I CHUCKED MY CELL PHONE into the seat next to me and adjusted the vents, cranking up the car's air-conditioning to let it blow directly on my heated face. I pulled sharply back into traffic after having pulled over to read Richard's text. How could that man make me so angry with just 140 characters?
I was headed into Glenville to drop the kids off for a short visit. Paige and Jordan were in the back discussing whether or not "poop from the potty went to goldfish heaven," and I was in front, sizzling mad at their father.
His text had read, "Running late. Drop kids at office."
Of course he was running late. Of course he thought I could drop his children at the office instead of his apartment. It didn't matter to him that his office was in the thick of downtown Glenville, where traffic was the worst. Or that the red-haired adulteress sat at the front desk.
I hated going into the Channel Seven building. Every time I'd been there, I swear his coworkers smirked at me and whispered into their phones. His charm had brainwashed them. They seemed to think his antics had been harmless. Just boyish bad behavior. Certainly nothing to get divorced over. I'd heard they even renamed the copy room after that infamous party. It was now known as the Copulator Room.
I gripped the steering wheel more tightly and headed into the city. A dozen more harrowing miles and at last I arrived. I parked in the ramp next to the Channel Seven station and called Richard. He could come out to get his children. I was not going in there.
"Hello, beautiful," Richard purred into the phone.
I swallowed my first response. It tasted as nasty as it would have sounded. "You're not supposed to call me that."
"I know, but you are so beautiful I can't help myself."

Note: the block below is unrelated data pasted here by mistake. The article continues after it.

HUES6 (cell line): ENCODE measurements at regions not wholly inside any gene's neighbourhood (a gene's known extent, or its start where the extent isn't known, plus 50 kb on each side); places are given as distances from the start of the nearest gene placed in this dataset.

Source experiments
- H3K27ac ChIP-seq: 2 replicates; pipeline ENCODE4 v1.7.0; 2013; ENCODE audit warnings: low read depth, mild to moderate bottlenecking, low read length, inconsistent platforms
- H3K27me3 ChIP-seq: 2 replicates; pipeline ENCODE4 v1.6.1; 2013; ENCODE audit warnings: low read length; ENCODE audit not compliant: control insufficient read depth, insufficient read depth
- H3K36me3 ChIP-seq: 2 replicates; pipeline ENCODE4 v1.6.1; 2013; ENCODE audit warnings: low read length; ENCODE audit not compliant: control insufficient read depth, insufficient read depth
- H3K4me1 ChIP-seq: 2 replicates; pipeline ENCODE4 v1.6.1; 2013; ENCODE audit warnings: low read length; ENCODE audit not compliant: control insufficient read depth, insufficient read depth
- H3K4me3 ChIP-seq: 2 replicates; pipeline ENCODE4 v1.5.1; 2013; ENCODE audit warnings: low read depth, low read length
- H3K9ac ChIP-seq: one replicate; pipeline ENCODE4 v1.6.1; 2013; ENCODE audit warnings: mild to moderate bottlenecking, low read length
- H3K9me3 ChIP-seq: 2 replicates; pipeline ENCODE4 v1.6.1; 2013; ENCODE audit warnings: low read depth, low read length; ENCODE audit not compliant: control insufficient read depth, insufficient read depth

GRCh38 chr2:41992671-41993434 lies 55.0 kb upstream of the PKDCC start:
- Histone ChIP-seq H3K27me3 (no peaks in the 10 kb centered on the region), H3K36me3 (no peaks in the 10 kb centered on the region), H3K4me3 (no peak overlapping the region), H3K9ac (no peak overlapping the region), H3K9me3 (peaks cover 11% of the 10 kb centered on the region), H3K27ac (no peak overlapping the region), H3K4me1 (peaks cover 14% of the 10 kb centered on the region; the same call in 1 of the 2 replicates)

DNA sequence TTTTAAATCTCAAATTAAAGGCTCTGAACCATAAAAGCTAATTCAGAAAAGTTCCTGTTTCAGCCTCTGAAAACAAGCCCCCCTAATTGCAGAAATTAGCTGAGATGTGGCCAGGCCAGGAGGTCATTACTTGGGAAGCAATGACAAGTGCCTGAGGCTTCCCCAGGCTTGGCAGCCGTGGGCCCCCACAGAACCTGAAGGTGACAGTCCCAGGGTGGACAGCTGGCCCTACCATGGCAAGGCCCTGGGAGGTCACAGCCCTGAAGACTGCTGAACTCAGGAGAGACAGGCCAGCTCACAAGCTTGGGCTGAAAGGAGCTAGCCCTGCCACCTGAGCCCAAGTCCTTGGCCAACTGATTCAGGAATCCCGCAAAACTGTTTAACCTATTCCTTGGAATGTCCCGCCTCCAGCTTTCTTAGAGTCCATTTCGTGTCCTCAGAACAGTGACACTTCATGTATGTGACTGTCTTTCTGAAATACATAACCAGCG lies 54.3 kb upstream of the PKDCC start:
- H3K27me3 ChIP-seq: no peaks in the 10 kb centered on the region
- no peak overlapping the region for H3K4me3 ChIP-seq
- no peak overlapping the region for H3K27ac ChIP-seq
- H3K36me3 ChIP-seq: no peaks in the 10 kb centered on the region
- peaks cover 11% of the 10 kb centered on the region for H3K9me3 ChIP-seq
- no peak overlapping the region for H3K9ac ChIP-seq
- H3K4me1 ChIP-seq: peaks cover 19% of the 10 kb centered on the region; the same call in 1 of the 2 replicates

"Try. We're divorced now, remember?"
His snicker was humorless, like a serial killer plotting. "How could I forget?" Richard asked. "I think of it every time I make another huge-ass mortgage payment on a house I'm not allowed inside of. And you're not living at."
"Maybe you should have thought of that before you banged the weather girl."
He paused as if he had to think about it. "I've never banged a weather girl."
I took a big breath, wishing I could blow away my memory of him with it. "Anyway, we're here. Come out and get the kids."
"You're here? Fantastic! Bring them in." Genuine enthusiasm sounded in his voice, softening my anger.
"No, you come out and get them."
In spite of our history of hostility, Richard could still be very persuasive. If I gave him an inch, he'd convince me to cook us dinner and massage his feet faster than I could say, "Fuck you, you bastard."
"I'm waiting for a phone call. Can't you please just come in?" He whined, which meant he was lying. Actually I knew he was lying because he was talking.
"Nope. Come and get 'em."
His sigh was prom-queen dramatic. "Oh, fine!"
He came out the door in minutes, a broad smile on his face for Paige and Jordan. My breath caught when I saw him. He was tan, and his blond hair was the lightest I've ever seen it. It made his brown eyes seem even darker, deeper. Those eyes always reminded me of chocolate, another thing I once loved but had given up for my own good.
"Hey, guys! Come on! Give your pop a hug!" He threw his arms out wide.
I helped them out of the car and they ran to him like puppies to a biscuit. My heart twisted. Seeing Richard with our kids could still make me melt. It reminded me of all the reasons I'd fallen for him in the first place. But he was my kryptonite. I needed to get away from there, and fast. I pulled the overnight bags from the SUV and all but threw them in Richard's direction.